And in chapter 13, “Now at the church in Antioch there were prophets and teachers, Barnabas, Simeon who was called Niger, Lucius of Cyrene, Manaen a lifelong friend of Herod the tetrarch, and Saul. While they were worshipping the Lord and fasting [we should note again that they’re in a mode of prayer at the time the Lord reveals this to them] the Holy Spirit said, ‘Set apart for me Barnabas and Saul for the work for which I have called them.’” Then after laying hands on them and praying and fasting, they take off, and they’re going to take John Mark with them.
So this begins then what we call the first missionary journey. In 13:4, the Holy Spirit sends them off; they go down to Seleucia, which is the port city of Antioch (Antioch is inland, so you go west to Seleucia), and they go to the port, and they set sail for the island of Cyprus. Why Cyprus? I won’t argue with the fact that the Lord led them to Cyprus, but in chapter 4 we see more insight as to why this is taking place. 4:36 says, “Thus Joseph, who was surnamed by the apostles Barnabas (which means son of encouragement), a Levite, a native of Cyprus, sold a field that belonged to him and brought the money and laid it at the apostles’ feet.” So Barnabas comes from Cyprus, and it may well be that they went to Cyprus because this was his home, and therefore they wanted to start in familiar territory, a place where perhaps Barnabas had contacts, and the like. And nothing much is said about the work in Cyprus. They have minimal success in some ways. The only real item of success is that the proconsul who’s in charge of the island of Cyprus, a man by the name of Sergius Paulus (v.7), is converted. But notice how he’s converted. In v. 9, it is Saul who speaks up. “But Saul, who is also called Paul, filled with the Holy Spirit, looked intently at him and said [to Sergius Paulus], ‘You son of the devil, you enemy of all righteousness, full of all deceit and villainy, will you not stop making crooked the straight paths of the Lord? And now, behold, the hand of the Lord is upon you, and you shall be blind and unable to see the sun for a time.’ Immediately mist and darkness fell upon him, and he went about seeking people to lead him by the hand. Then the proconsul believed, when he saw what had occurred, for he was astonished at the teaching of the Lord. Now Paul and his companions set sail from Paphos and came to Perga in Pamphylia.”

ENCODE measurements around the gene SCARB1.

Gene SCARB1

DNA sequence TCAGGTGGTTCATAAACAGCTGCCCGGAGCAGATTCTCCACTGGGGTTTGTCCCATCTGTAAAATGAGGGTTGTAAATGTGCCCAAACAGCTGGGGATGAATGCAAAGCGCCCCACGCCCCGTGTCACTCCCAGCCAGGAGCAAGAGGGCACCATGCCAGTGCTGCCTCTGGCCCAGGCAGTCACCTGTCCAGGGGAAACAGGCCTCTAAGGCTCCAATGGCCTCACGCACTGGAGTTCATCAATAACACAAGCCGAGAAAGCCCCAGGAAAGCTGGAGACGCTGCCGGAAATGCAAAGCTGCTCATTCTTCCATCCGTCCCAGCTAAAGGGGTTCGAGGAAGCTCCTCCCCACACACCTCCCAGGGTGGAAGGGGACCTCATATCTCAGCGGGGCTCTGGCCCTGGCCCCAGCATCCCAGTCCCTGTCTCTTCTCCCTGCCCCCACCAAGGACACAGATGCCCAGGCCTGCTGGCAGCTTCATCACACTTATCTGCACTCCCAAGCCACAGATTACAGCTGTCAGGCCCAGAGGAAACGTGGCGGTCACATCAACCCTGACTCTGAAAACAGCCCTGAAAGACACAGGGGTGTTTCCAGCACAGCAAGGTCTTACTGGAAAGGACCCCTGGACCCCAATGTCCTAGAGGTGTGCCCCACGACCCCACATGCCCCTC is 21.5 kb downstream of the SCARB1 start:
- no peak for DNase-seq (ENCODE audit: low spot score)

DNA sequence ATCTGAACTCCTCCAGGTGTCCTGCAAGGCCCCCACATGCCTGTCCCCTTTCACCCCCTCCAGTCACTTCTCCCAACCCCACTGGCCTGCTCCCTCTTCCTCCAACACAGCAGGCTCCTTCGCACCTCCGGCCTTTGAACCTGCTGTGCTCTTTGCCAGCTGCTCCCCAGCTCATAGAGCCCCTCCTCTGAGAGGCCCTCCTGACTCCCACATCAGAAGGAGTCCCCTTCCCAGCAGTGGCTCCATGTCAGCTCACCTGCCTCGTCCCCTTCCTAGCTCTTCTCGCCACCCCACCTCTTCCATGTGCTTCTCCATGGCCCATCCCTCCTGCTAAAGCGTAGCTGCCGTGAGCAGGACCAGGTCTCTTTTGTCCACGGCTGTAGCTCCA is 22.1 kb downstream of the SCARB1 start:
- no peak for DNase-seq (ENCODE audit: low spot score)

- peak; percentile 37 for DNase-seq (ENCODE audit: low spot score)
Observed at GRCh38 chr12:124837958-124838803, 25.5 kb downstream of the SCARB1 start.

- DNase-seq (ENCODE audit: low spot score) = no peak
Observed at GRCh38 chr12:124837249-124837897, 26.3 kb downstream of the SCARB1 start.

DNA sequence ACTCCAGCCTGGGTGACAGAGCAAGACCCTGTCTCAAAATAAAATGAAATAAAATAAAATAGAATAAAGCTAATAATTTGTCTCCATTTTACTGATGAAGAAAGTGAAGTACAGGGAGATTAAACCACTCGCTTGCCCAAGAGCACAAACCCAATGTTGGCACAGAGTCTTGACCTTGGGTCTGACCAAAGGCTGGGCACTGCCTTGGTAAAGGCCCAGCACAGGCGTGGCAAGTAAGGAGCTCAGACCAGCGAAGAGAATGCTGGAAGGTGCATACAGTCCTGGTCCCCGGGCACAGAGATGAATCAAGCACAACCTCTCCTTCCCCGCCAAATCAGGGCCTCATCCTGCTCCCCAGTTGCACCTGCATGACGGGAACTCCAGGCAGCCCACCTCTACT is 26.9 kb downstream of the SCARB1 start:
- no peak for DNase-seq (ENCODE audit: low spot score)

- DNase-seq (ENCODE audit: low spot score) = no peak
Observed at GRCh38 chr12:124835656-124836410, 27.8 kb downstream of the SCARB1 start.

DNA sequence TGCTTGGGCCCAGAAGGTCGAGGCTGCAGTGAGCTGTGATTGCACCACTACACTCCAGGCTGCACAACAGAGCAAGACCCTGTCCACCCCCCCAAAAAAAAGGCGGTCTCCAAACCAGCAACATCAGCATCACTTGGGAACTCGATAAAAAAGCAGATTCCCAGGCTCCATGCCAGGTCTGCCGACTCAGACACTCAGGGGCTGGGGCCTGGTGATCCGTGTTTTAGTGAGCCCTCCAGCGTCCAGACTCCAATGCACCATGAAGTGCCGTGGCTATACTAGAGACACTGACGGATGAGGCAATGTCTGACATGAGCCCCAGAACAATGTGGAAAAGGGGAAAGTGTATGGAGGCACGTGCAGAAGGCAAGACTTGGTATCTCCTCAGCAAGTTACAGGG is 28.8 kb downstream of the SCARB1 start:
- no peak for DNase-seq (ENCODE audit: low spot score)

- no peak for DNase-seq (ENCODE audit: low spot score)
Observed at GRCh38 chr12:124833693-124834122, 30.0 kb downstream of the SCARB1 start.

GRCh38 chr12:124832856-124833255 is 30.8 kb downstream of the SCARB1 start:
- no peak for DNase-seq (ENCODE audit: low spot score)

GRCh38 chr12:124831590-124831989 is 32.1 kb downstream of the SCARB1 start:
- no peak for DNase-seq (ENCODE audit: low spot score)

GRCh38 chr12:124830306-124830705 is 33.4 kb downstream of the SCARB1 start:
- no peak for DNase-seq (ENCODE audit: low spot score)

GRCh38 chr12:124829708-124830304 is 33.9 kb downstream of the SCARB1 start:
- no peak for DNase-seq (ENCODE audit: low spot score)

This mission will take place in the middle of Turkey. At this point, John Mark returns to Jerusalem, and we don’t know exactly why he returns to Jerusalem. We do know that it is not a good reason for that, because later on, after the first missionary journey, we read in Acts 15:36, and following, the following incident: “And after some days Paul said to Barnabas, ‘Come, let us return and visit the brethren in every city where we proclaimed the word of the Lord and see how they are’ [in other words, return to Pisidian Antioch, Iconium, Lystra, Derbe]. Now Barnabas wanted to take with them John called Mark. But Paul thought best not to take with them one who had withdrawn from them in Pamphylia and had not gone with them to the work. And there arose a sharp contention, so that they separated from each other. Barnabas took Mark with him and sailed away to Cyprus, but Paul took Silas and departed, being commended by the brethren to the grace of the Lord. And he went through Syria and Cilicia, strengthening the churches.”
So a split develops over this incident, and on the second missionary journey Barnabas will take John Mark and go back to Cyprus; Paul will take Silas and they will come by land up to those areas. So what we have here is a split that develops. Is that split partly explained by the fact that in v. 13 it is not “Barnabas and Saul” that sail from Paphos and come to Perga and Pamphylia, but it is “Paul and his company” (in other words, there’s a change in leadership); and that John Mark signed on for this tour with his uncle as the leader, not with Paul or Saul or Tarsus? We’re not sure. There’s no way of being dogmatic about that, but it is interesting how Luke, in his integrity, writes about a split between two of the great apostles which doesn’t make either of them look very good. Does that suggest to you that you can trust the account of Luke in Acts, since he does not polish over or eliminate difficulties in the church, but is honest in reporting them? I think it does.